It’s pretty common for people new to the concept of unschooling to ask, “If you don’t test your children, how will you know if they’re learning?” I’ve always found that such a curious question. Just think how profoundly the education system has woven itself into our psyche to think that the only way to recognize knowledge in a person is through testing them!
When we feel the pull to present quantitative evidence to somehow “prove” unschooling is working, I think it speaks to the trust we have in ourselves. We fear that our personal observations are somehow less meaningful. That critical voice in our heads whispers, who are we to gauge our children’s learning?
Testing is touted as impartial. And yes, for a system where the grades awarded closely determine a student’s future, ensuring teachers can’t unfairly influence grades is important. But we’ve taken that system and generalized it to apply to life: we can only learn by being taught; someone else knows better than we do what we should learn; learning only counts if you can prove it on a test.
But I would argue that our observations are even more valid, because we’ve removed the artificial nature of the testing environment and are observing our children in action in the world. We see them using what they’ve learned, right in front of us: the vocabulary and knowledge they’ve picked up is peppered into their conversations, with us and others; the numeracy they’ve picked up is apparent as they calculate the cost of things they’d like to buy or the time left until we leave; the day-to-day skills they’ve picked up are obvious as they bake us a birthday cake or read their favourite website or write a note to their sibling etc. We see them learning a wide array of knowledge and skills—to a breadth and depth that exceeds the school curriculum—and using it to live in the world. What they don’t do is use it to complete a test. Somehow that seems superfluous.
The idea that testing is the only real way to “prove” knowledge gained is just another layer of distance between school and the real world. And though we may comfort ourselves with the thought that we’ve turned our children’s learning over to “experts,” it also adds a layer of distance between us and our children—we don’t feel as compelled to pay attention.
The challenge still remains though, that others are often looking for tangible “proof” from us. When friends or family start to question us, they are still expecting an answer that fits their worldview: “She’s in grade four and she got three A’s on her last report card.” Nobody questions that—it’s proof of learning all wrapped up in a pretty bow.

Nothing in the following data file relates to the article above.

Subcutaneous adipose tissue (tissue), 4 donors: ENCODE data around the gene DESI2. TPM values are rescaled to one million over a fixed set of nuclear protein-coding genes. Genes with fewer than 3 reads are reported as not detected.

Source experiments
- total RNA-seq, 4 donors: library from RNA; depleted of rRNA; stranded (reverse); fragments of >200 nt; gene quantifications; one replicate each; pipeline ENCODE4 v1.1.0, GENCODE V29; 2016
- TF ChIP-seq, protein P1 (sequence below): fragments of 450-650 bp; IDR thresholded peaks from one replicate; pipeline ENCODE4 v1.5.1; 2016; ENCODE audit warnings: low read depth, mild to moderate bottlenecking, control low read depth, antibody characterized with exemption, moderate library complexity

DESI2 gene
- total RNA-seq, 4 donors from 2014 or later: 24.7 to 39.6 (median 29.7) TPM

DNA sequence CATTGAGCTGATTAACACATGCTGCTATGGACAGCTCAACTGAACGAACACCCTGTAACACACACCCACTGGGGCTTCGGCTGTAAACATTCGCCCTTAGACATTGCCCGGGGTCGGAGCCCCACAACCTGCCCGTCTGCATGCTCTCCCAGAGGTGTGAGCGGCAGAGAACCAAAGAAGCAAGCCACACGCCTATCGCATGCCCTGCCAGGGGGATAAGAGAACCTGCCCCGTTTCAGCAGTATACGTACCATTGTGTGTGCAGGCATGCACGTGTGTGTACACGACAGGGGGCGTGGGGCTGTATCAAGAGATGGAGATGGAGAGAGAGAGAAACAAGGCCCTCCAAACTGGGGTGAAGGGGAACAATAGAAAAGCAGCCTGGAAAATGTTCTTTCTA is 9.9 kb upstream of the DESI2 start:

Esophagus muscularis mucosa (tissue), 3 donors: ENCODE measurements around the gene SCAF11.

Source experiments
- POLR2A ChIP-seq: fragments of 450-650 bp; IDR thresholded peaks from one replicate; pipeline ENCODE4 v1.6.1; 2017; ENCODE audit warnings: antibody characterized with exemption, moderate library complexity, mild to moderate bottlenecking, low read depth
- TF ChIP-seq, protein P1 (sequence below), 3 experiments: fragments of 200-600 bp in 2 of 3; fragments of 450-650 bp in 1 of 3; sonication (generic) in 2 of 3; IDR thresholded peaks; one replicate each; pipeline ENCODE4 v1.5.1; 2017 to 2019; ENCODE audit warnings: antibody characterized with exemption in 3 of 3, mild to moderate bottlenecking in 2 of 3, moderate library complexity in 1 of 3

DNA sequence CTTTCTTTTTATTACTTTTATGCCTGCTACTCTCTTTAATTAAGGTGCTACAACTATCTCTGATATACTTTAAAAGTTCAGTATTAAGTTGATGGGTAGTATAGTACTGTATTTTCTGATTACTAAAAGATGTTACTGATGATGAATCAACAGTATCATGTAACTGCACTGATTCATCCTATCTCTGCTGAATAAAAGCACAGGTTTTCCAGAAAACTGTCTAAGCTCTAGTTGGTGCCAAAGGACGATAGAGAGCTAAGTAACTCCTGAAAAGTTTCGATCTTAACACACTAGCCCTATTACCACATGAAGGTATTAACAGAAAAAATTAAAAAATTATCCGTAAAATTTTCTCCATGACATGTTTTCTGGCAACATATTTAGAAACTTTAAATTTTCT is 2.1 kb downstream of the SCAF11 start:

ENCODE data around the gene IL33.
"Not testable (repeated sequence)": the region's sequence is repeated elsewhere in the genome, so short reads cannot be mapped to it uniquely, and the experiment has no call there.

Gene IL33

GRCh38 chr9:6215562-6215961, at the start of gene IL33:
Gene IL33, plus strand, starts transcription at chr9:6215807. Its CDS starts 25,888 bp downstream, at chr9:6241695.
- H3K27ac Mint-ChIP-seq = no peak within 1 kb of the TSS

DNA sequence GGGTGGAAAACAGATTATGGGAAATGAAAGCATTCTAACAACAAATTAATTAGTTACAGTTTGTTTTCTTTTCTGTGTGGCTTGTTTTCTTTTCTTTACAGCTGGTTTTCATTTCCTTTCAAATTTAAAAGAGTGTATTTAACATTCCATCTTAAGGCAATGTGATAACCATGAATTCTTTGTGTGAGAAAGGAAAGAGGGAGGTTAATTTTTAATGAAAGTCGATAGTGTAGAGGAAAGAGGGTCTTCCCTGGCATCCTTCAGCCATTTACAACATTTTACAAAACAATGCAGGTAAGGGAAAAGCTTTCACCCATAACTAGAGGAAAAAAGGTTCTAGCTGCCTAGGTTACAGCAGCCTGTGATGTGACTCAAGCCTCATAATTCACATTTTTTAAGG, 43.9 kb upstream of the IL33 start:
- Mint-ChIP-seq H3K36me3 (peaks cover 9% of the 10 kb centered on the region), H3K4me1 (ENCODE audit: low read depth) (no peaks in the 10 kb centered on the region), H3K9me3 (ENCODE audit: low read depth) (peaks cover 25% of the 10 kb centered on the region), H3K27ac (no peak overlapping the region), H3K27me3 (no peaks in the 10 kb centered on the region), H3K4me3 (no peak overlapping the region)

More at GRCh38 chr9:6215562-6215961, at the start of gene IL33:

It’s so much more difficult to explain the intrinsic value we see for our children in the unschooling lifestyle, in terms most people will understand. “He tried scouts for a few weeks, but didn’t like how the leader regularly resorted to yelling at the kids to get them to do what they were supposed to do, so he decided to quit.”
Will they be as impressed as you that your son didn’t agree with how the children were being treated and chose not to subject himself to that uncomfortable environment? Will they see the wonderful level of self-awareness that choice displayed? Realize the number and depth of the conversations you must have had together as he processed the situation? The incredible amount of useful learning that moving through those circumstances implies? Likely not. There’s a good chance they’re thinking, they have to learn how the real world works sometime.
In my experience, it wasn’t worth sharing those kinds of examples in response to questions about learning—they often sparked more concern and questions than they answered. So, when questioned, I was more likely to reply, “It’s going great, thanks. I see them learning every day and it’s working well for us right now.” And then remind myself that I didn’t need their approval, even if it would be nice to have their support. Instead, when I was looking for helpful feedback I’d turn to people who understood our lifestyle, namely other unschoolers.
But absolutely, it can be uncomfortable to not have the tangible proof of test results and report cards to fall back on, both when you’re casting about to shore up your confidence, and when others are peppering you with questions. There are other ways to build your trust in unschooling, including thoroughly understanding how it works, but if you’re quite adamant that testing is a necessary component of the learning process, then there’s a good chance unschooling won’t be a good fit for you.
Want to dig deeper into learning without school?
Curious About Unschooling? — What are some of the questions that are typically pondered when people begin to explore unschooling?
Seeing the Learning in All Their Activities — Seeing the learning is our work to do, not theirs—they’re already busy doing the learning! So how do we find it?
Seeing the Learning in the Quiet Moments — Our society doesn’t look kindly upon quiet moments. They use words like lazy and apathetic. But they’re only seeing the surface, not the rich soil being cultivated underneath.